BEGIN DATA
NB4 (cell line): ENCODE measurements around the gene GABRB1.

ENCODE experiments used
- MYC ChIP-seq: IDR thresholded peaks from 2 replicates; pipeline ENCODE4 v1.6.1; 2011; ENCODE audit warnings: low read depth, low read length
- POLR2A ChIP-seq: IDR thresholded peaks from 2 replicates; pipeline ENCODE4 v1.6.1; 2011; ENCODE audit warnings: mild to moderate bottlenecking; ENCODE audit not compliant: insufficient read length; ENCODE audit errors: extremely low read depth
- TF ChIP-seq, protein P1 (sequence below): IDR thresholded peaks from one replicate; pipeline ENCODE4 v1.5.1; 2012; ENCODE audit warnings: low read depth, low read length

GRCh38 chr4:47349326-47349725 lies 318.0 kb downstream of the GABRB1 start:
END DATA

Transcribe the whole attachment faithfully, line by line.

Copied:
NB4 (cell line): ENCODE measurements around the gene GABRB1.

ENCODE experiments used
- MYC ChIP-seq: IDR thresholded peaks from 2 replicates; pipeline ENCODE4 v1.6.1; 2011; ENCODE audit warnings: low read depth, low read length
- POLR2A ChIP-seq: IDR thresholded peaks from 2 replicates; pipeline ENCODE4 v1.6.1; 2011; ENCODE audit warnings: mild to moderate bottlenecking; ENCODE audit not compliant: insufficient read length; ENCODE audit errors: extremely low read depth
- TF ChIP-seq, protein P1 (sequence below): IDR thresholded peaks from one replicate; pipeline ENCODE4 v1.5.1; 2012; ENCODE audit warnings: low read depth, low read length

GRCh38 chr4:47349326-47349725 lies 318.0 kb downstream of the GABRB1 start: